Joan Ko

Joan Ko
Joan Ko (BEnvEng(Hons) 2005, DipLang (Chinese) 2006)

Joan Ko (BEnvEng(Hons) 2005, DipLang (Chinese) 2006) has dedicated her career to improving the sustainability of cities.

As a senior consultant with Melbourne firm, Arup, she works on projects that shape neighbourhoods and cities with the aim of making them better places to live in the long term.

“This year I worked with local councils in Melbourne’s north to help them understand what transport, social facilities, parks and utilities they have, and what they’ll need over the next 50 years,” Ms Ko said.

After completing a degree in environmental engineering at Monash, Ms Ko worked on water management and environmental risk assessment. A prestigious Gates Scholarship then took her to the University of Cambridge to do a Masters in Engineering for Sustainable Development. Her degree focused on climate change issues, just as climate change was gaining public attention in Australia.

“I worked in London for three years before returning to Melbourne where I’ve continued in sustainability policy, planning and strategy," Ms Ko said. "More and more, I’ve been looking at the finance and economic aspects of issues like water shortages, greenhouse gas emissions and access to jobs and services.

“I really enjoy being able to look at the big picture. It’s fascinating to make the connections across hard systems like roads and broadband, and soft systems like governance and culture. I like meeting new people and understanding their perspective of a problem."

Ms Ko credits her Monash engineering training with giving her a unique perspective in her work. When she was deciding on undergraduate courses she wanted a degree and a career that combined technical thinking with communication. Monash’s Bachelor of Environmental Engineering ticked all the boxes.

“It’s a fantastic degree that puts engineering in a strategic, ethical and multidisciplinary framework," Ms Ko said. "The people coming out of the course are good communicators, who are able to work in uncertainty.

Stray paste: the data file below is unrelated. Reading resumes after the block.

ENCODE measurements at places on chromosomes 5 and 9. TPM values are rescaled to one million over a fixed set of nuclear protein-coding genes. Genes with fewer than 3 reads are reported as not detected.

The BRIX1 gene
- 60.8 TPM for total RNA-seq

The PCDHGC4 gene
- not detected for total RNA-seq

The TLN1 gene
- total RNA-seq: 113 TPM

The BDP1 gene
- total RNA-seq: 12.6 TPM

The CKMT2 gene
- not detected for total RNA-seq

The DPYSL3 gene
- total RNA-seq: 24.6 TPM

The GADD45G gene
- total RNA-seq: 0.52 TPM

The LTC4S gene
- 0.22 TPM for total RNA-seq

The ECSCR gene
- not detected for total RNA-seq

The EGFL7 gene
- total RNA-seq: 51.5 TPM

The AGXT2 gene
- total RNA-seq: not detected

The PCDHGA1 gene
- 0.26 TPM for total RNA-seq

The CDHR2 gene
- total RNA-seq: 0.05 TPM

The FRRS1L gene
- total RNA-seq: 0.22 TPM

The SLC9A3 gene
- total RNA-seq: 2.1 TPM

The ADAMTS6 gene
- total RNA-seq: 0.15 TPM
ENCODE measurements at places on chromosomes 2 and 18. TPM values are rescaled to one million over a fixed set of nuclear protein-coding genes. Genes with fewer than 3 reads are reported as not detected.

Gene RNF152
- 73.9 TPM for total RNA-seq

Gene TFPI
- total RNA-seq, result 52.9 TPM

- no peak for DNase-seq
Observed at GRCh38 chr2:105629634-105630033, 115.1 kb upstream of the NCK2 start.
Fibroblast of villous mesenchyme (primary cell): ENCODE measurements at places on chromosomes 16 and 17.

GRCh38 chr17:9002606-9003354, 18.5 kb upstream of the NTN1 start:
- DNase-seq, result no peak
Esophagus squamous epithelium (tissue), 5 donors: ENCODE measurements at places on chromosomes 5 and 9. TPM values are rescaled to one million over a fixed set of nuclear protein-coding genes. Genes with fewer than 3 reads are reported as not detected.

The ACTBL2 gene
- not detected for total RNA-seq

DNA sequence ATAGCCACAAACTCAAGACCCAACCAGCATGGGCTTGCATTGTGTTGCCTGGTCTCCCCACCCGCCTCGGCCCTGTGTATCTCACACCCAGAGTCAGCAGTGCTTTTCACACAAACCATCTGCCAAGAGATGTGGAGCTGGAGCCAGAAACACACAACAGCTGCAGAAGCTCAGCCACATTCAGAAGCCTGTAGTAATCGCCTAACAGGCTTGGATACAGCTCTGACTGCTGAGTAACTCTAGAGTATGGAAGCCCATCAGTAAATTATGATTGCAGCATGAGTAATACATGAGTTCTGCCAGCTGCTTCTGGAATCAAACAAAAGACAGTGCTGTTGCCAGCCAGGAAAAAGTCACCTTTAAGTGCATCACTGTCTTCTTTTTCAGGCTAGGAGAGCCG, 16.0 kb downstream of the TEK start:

“The most difficult part of my work is that it is usually long term. It’s about planning for new transport systems, culture change in organisations, or finding ways to retrofit millions of homes. Working on long term issues means that politics, lack of money, people being busy, all kinds of things get in the way.”

In 2013 Ms Ko was recognised for her success with a Monash Engineering Distinguished Alumni Award. Ms Ko can identify many highlights during her career so far.

“Last year I was the expert witness for a new planning policy in the City of Melbourne,” Ms Ko said. We put together the case that sustainability is important at the planning stage for buildings.

“It was the first time I had been called an ‘expert’—unexpected and gratifying recognition as a leader in an area I care about.”

Her advice to graduates interested in a similar career is to be open minded – there are ways to get involved with shaping a city, from policy making and consulting through to construction and local organisations.

“Start somewhere that will get you to meet different people and where you can learn new skills,” she said.

“Because there are so many niches, try not to commit to one too early. Do lots of different things in your first five or 10 years of work.

“I will consider my career a success if I can help make Melbourne, my home, a better and better place to live.”